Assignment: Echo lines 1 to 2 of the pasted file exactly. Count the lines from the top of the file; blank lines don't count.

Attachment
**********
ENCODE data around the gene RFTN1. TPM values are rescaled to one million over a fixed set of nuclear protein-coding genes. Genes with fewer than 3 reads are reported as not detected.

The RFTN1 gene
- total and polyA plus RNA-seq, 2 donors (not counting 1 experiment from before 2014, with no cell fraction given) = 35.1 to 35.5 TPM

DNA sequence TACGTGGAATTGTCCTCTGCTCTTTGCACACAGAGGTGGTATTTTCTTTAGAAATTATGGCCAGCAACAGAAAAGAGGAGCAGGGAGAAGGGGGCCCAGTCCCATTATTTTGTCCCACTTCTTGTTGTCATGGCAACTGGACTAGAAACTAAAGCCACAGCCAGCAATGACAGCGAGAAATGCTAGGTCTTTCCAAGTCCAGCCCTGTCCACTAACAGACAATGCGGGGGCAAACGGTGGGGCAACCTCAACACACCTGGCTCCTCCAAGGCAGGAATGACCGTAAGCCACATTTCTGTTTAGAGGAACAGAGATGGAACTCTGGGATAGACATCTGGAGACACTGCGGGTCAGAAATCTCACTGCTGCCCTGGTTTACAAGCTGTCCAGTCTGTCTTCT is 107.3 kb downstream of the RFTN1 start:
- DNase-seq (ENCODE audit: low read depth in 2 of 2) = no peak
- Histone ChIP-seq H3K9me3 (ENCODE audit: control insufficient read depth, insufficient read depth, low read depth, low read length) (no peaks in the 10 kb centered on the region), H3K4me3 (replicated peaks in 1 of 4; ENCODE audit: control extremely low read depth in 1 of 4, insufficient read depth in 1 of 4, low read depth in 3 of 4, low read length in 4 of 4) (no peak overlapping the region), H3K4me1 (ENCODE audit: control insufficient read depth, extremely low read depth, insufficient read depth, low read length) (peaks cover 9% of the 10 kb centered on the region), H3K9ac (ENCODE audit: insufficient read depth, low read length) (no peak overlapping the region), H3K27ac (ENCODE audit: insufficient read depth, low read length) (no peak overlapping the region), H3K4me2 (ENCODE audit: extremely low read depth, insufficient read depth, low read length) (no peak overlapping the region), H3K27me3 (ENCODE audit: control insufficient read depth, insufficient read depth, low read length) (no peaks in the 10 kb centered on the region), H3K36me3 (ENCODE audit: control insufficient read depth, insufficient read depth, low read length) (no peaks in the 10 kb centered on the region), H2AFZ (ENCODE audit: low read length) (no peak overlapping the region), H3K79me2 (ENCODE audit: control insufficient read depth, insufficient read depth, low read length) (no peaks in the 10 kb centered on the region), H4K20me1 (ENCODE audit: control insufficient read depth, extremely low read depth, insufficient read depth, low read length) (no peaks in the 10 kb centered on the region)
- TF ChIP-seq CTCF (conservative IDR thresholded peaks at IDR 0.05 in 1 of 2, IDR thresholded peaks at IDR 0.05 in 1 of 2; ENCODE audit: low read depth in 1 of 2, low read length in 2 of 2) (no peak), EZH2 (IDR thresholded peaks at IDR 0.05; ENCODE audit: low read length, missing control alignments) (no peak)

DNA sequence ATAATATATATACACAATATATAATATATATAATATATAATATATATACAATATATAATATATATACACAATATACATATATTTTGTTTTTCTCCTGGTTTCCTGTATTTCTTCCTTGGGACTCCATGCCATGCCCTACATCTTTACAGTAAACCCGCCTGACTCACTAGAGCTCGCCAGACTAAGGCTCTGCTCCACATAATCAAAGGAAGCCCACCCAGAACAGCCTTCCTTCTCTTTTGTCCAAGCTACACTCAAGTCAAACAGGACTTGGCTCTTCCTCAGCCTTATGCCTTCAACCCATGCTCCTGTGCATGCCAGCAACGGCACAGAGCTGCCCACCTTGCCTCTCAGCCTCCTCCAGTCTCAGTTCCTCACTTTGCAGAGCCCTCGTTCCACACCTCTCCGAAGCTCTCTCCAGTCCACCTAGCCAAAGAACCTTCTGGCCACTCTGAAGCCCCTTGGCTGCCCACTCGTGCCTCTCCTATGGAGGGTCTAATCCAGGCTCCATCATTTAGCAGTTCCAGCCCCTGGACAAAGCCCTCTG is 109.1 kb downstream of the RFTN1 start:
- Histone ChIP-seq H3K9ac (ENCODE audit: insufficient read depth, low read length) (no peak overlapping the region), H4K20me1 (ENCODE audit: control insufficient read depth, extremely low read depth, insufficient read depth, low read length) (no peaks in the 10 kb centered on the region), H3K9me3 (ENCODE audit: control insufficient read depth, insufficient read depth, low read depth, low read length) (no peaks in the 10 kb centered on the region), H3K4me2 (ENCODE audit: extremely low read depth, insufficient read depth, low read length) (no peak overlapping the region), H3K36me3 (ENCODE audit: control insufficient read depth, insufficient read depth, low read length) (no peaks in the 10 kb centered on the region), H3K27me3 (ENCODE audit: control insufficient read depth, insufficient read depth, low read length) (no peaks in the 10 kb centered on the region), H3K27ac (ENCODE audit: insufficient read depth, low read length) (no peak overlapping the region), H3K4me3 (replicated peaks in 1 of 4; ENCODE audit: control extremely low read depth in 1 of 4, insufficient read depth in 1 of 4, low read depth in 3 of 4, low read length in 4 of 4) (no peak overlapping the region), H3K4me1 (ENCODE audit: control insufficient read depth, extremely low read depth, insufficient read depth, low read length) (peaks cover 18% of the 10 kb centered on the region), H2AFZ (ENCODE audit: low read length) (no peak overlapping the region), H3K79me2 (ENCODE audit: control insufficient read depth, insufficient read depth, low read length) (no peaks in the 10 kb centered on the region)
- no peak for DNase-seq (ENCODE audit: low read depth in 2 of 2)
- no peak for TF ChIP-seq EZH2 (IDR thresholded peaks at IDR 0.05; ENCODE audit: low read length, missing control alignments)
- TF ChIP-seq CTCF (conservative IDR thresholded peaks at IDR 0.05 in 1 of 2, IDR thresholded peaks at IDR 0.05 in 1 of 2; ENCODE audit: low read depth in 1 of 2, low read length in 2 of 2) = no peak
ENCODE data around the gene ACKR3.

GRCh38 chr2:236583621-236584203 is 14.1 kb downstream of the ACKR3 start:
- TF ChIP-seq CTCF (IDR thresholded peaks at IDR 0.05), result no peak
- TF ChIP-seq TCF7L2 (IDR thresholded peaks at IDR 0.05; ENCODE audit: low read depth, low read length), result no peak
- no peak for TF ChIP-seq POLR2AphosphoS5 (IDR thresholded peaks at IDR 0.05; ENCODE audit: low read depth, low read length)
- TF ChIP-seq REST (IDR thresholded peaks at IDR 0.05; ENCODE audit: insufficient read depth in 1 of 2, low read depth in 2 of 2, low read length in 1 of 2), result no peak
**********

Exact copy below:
ENCODE data around the gene RFTN1. TPM values are rescaled to one million over a fixed set of nuclear protein-coding genes. Genes with fewer than 3 reads are reported as not detected.

The RFTN1 gene